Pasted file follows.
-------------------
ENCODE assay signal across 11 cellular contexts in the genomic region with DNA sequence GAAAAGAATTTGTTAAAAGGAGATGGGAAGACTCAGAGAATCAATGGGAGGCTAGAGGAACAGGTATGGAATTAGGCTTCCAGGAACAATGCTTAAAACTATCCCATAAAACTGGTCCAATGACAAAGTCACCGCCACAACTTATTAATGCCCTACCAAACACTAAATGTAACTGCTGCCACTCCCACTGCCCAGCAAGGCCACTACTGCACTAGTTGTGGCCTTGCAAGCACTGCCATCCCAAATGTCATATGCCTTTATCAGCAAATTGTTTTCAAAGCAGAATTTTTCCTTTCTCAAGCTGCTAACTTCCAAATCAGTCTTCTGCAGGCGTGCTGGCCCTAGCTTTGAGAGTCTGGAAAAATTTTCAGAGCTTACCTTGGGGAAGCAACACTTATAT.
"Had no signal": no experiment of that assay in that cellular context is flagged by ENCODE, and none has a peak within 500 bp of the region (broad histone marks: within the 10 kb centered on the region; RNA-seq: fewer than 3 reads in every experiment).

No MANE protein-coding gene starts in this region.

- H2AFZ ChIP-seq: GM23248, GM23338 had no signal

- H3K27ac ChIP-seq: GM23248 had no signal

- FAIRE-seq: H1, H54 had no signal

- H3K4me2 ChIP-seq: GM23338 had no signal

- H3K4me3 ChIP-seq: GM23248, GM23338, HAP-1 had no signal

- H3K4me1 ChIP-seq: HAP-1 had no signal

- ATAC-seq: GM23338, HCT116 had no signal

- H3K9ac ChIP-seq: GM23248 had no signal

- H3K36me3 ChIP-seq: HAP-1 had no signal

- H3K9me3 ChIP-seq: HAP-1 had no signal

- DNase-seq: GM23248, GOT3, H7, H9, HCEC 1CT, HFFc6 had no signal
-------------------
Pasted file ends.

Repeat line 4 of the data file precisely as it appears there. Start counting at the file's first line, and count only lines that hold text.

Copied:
- H2AFZ ChIP-seq: GM23248, GM23338 had no signal